Doctors are trying to contain a potentially dangerous superbug which has been found on several babies at Monash Medical Centre and Casey Hospital in Berwick.

Over the past three weeks, several infants in the hospitals' nurseries have been found to be carrying the superbug Vancomycin Resistant Enterococcus (VRE), however they have not fallen ill with it.

According to a Monash Health statement issued on Monday, it is likely these babies have been colonised rather than infected with the bacteria which does not cause harm to healthy people in such circumstances.

However, it can be fatal if it causes infections for people with compromised immune systems such as cancer patients, transplant recipients or those on dialysis, for example.

In a bid to contain the superbug which can spread rapidly on people's hands and through faeces, the health service said it had implemented a "robust set of measures to reduce the risk of transmission or infection".

While some of the babies carrying VRE had been discharged home, the statement said newly admitted babies would have no exposure to babies who potentially carry the organism and each nursery bay was being isolated for disinfection as babies were discharged.

The service said it had also commenced "precautionary screening" at other Monash Health hospitals including Moorabbin and Dandenong hospitals, as well as the Kingston Centre and Cranbourne Integrated Community Care Centre.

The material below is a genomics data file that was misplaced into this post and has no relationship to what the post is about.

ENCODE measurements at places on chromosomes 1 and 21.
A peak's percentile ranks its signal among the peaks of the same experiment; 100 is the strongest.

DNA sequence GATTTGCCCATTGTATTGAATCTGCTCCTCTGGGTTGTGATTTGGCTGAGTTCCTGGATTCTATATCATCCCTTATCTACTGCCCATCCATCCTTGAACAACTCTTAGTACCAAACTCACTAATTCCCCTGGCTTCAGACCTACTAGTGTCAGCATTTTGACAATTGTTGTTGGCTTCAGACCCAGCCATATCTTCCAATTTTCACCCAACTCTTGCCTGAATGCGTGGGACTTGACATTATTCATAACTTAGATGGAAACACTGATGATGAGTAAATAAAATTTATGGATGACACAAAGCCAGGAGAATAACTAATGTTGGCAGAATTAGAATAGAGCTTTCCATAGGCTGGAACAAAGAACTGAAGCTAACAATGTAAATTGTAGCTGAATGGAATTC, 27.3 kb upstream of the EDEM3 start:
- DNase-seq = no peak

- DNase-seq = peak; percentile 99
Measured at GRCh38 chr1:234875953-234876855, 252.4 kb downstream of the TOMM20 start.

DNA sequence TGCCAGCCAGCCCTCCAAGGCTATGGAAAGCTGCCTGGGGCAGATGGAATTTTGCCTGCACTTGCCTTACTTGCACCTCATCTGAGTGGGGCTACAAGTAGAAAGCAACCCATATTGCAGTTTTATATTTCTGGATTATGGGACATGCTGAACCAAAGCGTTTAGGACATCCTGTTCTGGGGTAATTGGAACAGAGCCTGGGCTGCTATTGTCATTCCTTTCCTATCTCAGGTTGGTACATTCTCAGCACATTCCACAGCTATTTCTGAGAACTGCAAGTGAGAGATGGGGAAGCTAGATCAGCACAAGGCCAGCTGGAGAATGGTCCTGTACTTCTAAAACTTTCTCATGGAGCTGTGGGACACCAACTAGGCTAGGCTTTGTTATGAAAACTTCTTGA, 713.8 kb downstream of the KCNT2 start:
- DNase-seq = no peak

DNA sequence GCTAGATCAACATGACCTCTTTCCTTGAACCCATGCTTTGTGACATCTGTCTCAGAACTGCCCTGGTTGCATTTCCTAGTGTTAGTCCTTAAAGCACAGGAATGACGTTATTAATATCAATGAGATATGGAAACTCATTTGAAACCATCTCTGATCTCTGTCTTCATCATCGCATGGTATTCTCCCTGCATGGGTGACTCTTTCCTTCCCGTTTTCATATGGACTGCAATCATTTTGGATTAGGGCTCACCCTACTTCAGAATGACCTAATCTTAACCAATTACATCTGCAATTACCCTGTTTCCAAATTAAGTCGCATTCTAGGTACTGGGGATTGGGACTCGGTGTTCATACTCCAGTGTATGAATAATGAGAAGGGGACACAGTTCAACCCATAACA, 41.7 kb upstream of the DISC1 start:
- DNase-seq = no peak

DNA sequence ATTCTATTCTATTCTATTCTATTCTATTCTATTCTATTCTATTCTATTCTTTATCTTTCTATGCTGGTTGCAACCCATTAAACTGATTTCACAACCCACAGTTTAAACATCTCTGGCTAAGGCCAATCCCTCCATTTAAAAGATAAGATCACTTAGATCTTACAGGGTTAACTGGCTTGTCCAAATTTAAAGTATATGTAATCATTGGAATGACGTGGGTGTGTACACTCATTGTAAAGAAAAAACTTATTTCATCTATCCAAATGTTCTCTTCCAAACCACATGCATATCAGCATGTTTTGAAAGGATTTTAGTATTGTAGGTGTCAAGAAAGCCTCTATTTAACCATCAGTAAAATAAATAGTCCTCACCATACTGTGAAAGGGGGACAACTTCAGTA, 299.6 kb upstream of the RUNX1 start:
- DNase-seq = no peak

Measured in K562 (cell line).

"The transfer of babies between our sites and other health services has been heavily restricted. We have been openly communicating with parents on this matter," the statement said.

VRE is a type of bacteria that is resistant to Vancomycin, an antibiotic that is often used to treat very serious infections. It can cause infection or colonisation.

"Infection means that bacteria are in, or on, the body and are making you sick. Colonisation means the bacteria exists in, or on, the body but is not causing illness," the Monash Health statement said.

Both colonised and infected people can spread the bacteria which is often found on people's hands after they have come into contact with other people with VRE or have touched surfaces that are contaminated.